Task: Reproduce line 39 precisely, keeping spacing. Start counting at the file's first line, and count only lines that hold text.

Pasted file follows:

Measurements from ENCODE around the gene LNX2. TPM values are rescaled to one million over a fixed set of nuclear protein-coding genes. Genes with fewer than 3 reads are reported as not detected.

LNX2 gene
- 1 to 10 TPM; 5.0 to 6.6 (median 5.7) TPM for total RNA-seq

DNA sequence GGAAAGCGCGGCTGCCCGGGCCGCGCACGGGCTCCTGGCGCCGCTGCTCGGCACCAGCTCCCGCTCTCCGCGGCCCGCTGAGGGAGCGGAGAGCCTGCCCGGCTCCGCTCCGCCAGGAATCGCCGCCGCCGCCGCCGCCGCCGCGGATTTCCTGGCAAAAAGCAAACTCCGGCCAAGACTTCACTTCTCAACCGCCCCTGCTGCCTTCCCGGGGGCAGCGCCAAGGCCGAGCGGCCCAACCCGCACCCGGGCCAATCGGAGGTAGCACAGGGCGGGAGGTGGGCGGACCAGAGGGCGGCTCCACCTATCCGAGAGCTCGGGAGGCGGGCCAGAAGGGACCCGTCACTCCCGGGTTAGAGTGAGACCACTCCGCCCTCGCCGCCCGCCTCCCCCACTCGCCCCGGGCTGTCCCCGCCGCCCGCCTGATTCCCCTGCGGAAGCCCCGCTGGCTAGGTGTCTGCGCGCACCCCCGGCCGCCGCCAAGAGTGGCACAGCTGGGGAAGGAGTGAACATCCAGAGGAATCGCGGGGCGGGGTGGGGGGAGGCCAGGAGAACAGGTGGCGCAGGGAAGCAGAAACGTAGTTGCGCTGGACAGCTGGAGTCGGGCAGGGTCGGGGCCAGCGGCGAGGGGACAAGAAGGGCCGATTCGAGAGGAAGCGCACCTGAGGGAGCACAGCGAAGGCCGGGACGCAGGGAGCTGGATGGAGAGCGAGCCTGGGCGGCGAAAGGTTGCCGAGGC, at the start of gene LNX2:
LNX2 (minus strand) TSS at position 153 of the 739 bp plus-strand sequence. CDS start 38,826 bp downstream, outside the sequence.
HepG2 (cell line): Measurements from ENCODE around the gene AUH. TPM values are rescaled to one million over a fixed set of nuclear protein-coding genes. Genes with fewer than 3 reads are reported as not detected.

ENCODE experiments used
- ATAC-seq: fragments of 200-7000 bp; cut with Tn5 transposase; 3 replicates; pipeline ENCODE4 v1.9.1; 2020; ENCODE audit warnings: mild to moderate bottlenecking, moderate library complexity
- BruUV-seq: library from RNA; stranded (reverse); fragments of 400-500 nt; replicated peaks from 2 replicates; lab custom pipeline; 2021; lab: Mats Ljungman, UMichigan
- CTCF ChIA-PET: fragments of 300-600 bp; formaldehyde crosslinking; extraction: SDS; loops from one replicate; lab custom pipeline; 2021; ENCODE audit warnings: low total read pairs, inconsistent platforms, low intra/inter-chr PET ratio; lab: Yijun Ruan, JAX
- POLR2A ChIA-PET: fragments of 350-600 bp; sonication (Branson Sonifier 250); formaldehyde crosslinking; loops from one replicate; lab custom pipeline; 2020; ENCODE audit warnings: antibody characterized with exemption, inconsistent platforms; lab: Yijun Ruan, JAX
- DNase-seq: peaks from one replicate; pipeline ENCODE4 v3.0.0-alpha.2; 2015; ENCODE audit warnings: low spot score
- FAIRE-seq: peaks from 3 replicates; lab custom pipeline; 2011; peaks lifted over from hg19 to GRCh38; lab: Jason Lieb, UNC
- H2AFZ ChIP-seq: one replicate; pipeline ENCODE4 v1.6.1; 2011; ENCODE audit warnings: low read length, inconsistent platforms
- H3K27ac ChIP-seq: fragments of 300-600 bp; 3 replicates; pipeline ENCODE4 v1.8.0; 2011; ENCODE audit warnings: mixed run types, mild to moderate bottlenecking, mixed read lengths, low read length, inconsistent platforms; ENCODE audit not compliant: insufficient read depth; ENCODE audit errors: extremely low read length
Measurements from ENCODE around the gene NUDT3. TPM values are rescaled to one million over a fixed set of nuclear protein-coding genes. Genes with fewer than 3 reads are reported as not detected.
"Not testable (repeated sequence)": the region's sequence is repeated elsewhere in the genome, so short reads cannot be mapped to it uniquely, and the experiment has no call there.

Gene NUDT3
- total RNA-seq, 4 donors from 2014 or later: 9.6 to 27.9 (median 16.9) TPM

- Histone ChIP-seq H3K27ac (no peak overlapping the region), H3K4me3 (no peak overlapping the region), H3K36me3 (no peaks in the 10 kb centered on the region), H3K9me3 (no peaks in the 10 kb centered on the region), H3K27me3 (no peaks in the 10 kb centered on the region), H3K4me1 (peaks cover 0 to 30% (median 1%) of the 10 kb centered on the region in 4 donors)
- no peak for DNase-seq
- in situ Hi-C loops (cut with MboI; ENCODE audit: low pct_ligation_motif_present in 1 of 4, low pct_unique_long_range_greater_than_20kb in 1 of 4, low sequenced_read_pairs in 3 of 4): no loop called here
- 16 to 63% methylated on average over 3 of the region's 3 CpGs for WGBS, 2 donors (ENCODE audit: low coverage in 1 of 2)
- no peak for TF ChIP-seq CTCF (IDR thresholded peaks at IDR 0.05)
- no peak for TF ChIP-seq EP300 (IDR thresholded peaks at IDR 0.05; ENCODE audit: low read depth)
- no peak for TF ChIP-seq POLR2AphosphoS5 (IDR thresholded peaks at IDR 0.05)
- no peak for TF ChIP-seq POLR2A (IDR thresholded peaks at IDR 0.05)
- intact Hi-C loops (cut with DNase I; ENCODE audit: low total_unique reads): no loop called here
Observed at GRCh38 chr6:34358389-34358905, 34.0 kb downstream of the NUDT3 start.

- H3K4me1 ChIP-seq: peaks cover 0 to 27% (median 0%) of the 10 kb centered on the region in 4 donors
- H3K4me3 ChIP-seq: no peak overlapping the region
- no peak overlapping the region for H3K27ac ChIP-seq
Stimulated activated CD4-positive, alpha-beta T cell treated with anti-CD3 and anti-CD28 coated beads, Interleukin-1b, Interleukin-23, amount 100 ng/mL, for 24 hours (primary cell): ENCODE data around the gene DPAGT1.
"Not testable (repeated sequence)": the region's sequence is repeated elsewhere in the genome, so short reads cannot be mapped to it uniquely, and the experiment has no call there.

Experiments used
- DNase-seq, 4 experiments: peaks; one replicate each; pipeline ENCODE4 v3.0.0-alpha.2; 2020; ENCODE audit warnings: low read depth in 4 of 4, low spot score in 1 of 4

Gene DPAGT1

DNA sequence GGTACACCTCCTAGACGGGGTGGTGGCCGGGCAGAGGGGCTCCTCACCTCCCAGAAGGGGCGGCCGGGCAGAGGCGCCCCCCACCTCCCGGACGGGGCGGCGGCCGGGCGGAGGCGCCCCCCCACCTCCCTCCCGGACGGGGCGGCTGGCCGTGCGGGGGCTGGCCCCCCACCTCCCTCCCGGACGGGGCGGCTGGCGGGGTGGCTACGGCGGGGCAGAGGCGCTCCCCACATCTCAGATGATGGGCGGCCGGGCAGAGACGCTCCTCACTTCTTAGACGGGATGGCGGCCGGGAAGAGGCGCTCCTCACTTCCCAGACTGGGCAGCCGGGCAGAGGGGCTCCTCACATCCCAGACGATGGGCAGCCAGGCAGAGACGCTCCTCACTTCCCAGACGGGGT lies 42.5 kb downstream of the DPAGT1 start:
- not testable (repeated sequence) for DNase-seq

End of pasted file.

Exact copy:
- not testable (repeated sequence) for DNase-seq